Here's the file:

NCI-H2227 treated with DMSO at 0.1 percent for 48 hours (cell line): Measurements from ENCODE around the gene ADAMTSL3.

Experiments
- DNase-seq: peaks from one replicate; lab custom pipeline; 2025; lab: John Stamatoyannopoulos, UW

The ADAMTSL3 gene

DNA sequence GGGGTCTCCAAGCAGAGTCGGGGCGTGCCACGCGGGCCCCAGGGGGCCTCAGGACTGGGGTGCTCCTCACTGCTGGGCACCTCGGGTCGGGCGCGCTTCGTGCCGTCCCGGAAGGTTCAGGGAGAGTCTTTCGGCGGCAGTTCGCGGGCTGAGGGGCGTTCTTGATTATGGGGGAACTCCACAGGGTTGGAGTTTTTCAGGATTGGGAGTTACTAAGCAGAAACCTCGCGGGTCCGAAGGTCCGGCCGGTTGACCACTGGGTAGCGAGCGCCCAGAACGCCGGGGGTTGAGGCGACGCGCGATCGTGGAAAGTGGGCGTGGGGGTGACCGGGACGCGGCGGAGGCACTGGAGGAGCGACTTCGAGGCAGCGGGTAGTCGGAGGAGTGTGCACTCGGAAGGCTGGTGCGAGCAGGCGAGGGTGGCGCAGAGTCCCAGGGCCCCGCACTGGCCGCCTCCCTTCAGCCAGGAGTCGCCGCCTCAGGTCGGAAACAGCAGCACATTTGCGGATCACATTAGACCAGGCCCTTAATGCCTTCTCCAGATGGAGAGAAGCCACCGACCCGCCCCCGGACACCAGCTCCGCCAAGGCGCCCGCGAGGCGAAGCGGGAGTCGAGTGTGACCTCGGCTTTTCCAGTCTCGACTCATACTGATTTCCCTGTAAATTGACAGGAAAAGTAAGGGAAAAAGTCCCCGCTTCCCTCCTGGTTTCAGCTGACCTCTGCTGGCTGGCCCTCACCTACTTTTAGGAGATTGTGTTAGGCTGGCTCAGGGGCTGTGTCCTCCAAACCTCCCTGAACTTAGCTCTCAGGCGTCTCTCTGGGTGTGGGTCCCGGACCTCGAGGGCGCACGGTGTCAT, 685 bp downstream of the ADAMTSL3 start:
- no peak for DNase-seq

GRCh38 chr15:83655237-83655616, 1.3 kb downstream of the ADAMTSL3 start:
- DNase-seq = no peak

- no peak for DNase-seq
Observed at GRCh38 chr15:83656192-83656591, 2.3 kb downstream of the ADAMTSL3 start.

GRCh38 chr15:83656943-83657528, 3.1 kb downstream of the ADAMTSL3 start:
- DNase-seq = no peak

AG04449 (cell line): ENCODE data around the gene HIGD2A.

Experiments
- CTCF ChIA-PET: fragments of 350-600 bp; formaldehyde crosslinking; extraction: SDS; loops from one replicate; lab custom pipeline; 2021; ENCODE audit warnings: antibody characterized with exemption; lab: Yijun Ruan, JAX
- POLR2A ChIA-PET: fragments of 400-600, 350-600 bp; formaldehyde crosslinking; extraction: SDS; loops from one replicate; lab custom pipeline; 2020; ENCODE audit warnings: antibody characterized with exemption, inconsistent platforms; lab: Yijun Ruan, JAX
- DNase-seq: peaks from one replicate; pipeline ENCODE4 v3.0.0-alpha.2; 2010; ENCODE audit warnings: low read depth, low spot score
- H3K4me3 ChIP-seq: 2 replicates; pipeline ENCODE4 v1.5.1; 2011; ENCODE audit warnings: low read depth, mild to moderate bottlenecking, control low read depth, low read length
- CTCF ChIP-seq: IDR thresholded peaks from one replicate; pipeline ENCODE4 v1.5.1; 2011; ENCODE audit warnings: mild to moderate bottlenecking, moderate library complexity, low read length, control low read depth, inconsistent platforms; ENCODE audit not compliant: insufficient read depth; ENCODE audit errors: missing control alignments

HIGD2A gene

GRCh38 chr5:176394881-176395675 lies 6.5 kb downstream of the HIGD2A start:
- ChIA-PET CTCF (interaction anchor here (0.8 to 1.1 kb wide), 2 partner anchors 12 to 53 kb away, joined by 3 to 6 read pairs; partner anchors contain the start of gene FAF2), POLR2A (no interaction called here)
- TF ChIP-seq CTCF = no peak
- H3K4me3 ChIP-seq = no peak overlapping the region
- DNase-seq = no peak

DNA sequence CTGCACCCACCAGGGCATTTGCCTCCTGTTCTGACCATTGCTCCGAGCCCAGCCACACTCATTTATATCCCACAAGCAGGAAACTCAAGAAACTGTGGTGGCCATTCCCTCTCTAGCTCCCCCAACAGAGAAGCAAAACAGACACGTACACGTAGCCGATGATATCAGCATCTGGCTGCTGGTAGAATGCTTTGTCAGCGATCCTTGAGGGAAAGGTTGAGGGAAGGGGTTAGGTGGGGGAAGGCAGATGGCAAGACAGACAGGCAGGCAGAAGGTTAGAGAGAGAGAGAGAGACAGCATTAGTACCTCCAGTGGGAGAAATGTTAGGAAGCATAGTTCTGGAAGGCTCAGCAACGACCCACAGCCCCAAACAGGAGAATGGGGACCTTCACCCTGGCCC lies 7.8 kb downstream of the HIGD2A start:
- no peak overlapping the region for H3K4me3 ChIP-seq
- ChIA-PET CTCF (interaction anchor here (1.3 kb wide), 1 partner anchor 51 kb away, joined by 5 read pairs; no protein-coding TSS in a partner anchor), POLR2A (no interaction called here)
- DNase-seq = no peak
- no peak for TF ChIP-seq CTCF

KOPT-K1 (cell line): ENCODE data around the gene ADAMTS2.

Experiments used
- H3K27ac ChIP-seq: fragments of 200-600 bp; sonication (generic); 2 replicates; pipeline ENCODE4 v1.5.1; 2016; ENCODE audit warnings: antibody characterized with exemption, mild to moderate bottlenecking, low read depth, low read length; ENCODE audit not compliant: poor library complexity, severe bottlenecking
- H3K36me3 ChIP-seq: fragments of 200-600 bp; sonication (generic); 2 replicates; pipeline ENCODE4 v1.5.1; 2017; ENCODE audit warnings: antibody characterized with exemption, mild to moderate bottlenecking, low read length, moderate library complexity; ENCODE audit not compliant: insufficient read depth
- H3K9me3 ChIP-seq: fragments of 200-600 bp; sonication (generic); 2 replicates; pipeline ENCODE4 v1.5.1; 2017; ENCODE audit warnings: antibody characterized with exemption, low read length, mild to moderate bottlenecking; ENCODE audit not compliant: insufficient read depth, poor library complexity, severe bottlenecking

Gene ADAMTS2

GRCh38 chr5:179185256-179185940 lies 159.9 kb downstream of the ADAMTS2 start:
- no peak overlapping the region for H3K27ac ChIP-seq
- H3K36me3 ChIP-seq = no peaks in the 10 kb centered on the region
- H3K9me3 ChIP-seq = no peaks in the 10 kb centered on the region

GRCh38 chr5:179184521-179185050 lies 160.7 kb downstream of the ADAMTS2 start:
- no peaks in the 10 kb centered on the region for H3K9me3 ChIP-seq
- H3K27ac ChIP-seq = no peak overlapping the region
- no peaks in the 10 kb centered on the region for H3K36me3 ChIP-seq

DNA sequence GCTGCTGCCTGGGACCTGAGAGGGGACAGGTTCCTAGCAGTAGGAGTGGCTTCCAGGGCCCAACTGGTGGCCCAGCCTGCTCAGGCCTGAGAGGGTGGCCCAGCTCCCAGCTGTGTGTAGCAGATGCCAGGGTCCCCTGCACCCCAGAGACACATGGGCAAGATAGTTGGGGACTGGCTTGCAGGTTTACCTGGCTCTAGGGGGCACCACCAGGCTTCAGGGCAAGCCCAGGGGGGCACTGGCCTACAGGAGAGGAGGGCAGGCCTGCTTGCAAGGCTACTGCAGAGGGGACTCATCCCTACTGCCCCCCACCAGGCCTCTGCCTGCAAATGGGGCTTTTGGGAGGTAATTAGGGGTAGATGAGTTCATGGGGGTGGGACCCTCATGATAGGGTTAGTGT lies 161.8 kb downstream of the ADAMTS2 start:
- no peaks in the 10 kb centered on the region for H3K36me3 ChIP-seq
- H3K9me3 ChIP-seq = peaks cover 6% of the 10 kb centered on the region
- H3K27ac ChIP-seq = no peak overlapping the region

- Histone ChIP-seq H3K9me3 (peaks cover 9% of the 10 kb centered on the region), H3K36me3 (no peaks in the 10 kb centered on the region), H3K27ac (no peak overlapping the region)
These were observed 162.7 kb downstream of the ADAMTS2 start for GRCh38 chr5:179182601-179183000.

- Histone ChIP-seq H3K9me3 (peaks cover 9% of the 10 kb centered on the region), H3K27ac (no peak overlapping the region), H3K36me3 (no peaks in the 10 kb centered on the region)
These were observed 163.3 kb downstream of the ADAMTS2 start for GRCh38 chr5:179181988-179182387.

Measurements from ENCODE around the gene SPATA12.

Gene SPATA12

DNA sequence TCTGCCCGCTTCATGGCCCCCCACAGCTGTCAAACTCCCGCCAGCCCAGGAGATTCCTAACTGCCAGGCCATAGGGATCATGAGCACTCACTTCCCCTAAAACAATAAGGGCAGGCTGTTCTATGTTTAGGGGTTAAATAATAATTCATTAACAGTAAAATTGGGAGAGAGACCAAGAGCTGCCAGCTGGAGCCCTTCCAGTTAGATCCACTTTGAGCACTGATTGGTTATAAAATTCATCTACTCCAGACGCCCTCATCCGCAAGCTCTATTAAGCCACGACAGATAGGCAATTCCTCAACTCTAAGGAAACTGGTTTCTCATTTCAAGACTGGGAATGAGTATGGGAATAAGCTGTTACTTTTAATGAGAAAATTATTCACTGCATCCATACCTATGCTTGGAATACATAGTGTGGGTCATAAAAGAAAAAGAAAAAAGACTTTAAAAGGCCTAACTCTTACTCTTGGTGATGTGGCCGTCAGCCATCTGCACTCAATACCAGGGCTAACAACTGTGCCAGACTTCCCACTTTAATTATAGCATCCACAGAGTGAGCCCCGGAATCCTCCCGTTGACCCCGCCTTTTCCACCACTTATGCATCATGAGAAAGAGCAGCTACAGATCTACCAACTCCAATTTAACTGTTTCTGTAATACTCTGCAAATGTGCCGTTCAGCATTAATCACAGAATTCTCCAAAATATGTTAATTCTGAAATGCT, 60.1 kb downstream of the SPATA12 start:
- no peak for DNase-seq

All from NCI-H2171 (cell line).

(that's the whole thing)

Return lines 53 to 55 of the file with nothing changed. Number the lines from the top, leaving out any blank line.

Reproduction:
Measurements from ENCODE around the gene SPATA12.

Gene SPATA12

DNA sequence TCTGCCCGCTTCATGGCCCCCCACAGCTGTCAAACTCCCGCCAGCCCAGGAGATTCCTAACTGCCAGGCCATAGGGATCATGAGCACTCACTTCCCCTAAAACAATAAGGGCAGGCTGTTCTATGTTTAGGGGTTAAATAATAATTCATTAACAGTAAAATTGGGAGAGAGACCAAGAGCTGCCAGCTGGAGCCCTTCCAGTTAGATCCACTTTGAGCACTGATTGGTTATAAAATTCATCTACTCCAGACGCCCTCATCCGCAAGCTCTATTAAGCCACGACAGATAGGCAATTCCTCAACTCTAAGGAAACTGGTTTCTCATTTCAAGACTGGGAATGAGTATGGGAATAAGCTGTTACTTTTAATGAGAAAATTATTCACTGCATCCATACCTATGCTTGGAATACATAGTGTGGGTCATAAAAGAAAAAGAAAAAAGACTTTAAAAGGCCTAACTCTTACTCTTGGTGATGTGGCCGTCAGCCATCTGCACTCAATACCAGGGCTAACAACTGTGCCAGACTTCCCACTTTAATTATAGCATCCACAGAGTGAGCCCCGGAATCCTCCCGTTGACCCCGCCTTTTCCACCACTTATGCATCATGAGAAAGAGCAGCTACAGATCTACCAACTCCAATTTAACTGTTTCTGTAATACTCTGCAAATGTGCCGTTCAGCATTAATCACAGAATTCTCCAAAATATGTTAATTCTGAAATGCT, 60.1 kb downstream of the SPATA12 start: